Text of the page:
Gunfire erupts during Haiti march


Renewed violence has broken out in the Haitian capital, Port-au-Prince, during a march by opponents of President Jean-Bertrand Aristide.

The march by thousands of protesters started peacefully, but the crowd scattered when gunmen opened fire.

Police fired back and managed to restore order, allowing the march to resume without further trouble.

Reports say one man was wounded in the incident, which is the latest in a series of clashes in recent weeks.

The protest march began as up to 10,000 people assembled after Sunday morning mass, shouting anti-Aristide slogans.

But the first signs of violence came when government supporters waiting on rooftops and behind walls started throwing stones at the demonstrators.

A few blocks later, they were fired on by gunmen hidden behind Haiti‘s state television centre.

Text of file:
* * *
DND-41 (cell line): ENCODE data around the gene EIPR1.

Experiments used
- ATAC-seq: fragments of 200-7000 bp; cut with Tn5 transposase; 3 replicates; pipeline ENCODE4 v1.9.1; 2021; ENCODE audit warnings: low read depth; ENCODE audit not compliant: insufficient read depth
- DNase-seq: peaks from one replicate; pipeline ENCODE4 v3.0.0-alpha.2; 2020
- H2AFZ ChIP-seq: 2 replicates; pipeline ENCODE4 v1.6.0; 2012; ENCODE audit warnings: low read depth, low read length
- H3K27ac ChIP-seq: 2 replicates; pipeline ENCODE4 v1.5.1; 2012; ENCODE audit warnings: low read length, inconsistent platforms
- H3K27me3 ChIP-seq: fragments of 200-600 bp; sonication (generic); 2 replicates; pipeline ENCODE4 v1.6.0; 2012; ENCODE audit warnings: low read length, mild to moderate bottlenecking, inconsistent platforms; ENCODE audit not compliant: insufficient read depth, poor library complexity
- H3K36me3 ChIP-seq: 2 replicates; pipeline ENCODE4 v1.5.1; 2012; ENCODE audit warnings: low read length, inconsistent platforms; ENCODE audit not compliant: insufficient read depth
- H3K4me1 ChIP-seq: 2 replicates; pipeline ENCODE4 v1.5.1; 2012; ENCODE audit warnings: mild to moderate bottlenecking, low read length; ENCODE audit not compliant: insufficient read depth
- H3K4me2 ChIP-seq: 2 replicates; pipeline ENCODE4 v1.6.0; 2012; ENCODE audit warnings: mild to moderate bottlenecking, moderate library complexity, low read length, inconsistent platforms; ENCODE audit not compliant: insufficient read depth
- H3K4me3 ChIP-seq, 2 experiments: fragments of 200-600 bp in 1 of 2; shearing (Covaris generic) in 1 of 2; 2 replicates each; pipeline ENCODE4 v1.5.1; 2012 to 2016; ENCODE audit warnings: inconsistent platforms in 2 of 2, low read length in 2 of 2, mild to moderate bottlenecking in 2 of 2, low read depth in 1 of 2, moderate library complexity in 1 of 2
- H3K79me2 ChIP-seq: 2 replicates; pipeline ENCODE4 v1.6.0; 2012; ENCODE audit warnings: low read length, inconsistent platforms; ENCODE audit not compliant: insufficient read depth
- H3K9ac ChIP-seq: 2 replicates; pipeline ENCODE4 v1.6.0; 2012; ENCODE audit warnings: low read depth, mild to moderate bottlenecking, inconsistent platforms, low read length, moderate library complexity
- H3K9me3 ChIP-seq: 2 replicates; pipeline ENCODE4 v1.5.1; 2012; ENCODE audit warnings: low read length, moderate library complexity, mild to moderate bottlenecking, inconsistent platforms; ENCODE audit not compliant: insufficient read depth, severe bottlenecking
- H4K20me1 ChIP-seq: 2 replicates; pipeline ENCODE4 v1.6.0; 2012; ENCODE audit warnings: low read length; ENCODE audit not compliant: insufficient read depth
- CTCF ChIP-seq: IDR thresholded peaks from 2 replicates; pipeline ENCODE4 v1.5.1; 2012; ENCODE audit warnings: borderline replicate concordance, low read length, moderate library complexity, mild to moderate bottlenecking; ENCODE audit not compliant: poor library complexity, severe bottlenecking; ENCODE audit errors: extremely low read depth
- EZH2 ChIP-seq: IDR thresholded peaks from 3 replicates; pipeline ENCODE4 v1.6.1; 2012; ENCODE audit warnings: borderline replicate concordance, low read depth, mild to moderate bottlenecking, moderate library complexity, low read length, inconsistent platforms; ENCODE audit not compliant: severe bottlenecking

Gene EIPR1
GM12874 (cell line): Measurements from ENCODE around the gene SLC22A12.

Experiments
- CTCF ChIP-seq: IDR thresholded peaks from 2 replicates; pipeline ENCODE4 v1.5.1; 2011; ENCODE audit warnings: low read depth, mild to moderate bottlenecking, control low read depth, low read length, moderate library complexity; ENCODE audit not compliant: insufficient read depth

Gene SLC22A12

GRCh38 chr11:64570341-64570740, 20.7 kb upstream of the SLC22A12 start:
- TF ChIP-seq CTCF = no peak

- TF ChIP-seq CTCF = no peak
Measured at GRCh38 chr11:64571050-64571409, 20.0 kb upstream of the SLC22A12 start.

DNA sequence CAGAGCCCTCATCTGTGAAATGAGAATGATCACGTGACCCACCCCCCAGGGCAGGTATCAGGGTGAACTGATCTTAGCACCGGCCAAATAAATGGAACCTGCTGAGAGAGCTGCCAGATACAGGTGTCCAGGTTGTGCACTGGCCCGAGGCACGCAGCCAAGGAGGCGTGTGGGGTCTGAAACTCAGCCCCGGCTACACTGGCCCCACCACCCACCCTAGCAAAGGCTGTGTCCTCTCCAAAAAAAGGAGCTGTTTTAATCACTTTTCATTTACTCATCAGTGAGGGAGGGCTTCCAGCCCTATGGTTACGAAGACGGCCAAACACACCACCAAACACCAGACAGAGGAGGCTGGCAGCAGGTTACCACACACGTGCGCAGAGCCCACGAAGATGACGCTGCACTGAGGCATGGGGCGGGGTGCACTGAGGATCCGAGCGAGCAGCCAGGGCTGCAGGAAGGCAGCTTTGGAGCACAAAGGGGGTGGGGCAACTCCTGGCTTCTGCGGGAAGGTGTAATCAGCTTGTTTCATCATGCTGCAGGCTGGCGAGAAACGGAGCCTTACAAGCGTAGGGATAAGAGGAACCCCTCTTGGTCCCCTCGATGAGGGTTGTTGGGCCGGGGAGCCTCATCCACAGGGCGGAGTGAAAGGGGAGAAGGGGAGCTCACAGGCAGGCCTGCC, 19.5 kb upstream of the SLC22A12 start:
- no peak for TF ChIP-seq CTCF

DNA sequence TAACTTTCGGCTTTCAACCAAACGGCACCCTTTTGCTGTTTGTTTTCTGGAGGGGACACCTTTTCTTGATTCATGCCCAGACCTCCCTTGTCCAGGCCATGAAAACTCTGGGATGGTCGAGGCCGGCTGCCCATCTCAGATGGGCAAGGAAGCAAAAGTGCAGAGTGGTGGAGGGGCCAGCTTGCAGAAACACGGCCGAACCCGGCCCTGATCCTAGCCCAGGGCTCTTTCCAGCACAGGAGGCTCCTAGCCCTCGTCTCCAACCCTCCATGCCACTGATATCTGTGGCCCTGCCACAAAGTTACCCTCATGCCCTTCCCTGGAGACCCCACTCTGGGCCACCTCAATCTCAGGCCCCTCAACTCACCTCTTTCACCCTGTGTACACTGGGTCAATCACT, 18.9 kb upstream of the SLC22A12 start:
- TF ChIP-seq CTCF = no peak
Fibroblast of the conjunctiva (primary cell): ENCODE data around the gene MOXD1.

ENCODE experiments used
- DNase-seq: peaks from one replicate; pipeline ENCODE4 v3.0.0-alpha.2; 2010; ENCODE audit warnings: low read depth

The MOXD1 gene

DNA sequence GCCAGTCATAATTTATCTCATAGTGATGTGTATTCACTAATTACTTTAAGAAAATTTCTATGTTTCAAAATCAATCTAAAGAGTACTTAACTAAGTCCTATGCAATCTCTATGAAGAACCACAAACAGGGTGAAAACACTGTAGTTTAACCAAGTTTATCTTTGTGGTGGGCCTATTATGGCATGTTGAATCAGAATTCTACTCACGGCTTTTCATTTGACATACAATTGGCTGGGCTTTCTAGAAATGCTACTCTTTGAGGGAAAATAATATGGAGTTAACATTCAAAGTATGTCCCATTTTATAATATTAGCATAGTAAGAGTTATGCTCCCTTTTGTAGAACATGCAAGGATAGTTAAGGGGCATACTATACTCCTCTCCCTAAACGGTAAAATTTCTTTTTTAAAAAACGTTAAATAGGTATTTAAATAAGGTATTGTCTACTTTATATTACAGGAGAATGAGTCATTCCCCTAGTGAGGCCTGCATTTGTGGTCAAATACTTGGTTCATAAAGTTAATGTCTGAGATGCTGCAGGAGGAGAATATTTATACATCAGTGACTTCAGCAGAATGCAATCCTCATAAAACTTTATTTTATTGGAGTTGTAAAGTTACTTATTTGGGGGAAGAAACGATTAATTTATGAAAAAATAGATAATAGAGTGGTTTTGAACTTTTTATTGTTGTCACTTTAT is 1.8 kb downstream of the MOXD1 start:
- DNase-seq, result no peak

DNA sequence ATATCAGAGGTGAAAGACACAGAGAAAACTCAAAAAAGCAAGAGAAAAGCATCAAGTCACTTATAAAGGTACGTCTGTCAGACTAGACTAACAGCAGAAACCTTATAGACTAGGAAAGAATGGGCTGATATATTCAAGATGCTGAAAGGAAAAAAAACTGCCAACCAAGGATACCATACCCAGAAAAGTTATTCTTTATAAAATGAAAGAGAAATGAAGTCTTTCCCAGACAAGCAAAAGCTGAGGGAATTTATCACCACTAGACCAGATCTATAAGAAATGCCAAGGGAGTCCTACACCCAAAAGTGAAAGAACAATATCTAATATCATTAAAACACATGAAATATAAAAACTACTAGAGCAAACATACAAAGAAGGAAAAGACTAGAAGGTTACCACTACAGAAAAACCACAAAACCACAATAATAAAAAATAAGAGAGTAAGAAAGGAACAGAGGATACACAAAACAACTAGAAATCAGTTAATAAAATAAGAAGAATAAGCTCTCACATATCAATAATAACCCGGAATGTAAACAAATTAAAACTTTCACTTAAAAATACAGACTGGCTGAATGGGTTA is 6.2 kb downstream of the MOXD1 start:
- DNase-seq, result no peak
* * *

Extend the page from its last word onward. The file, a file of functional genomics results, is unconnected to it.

While the crowd scattered, dozens of heavily-armed police took up defensive positions in an effort to restore order.

Later, the protesters regrouped and finished their march through the capital.

Coup fears

On Friday, several people were injured when police fired warning shots and tear gas to stop a crowd of mourners from approaching the presidential palace.

The mourners were carrying the coffin of a college graduate, Maxime Deselmour, who was shot dead during a previous anti-Aristide protest.

The BBC’s Claire Marshall in Port-au-Prince says the anti-government demonstrations, which are growing in intensity and scale, are starting to pose a real threat to the Haitian leader’s administration.

Our correspondent says that on Saturday, President Aristide acknowledged this for the first time, saying that a coup would mean death for the country.

Mr Aristide has promised to hold general elections within the next six months, but the opposition says it will not take part unless the president steps down first.

Mr Aristide has rejected the opposition calls to resign and says he will serve out his full term in office, which ends in 2006.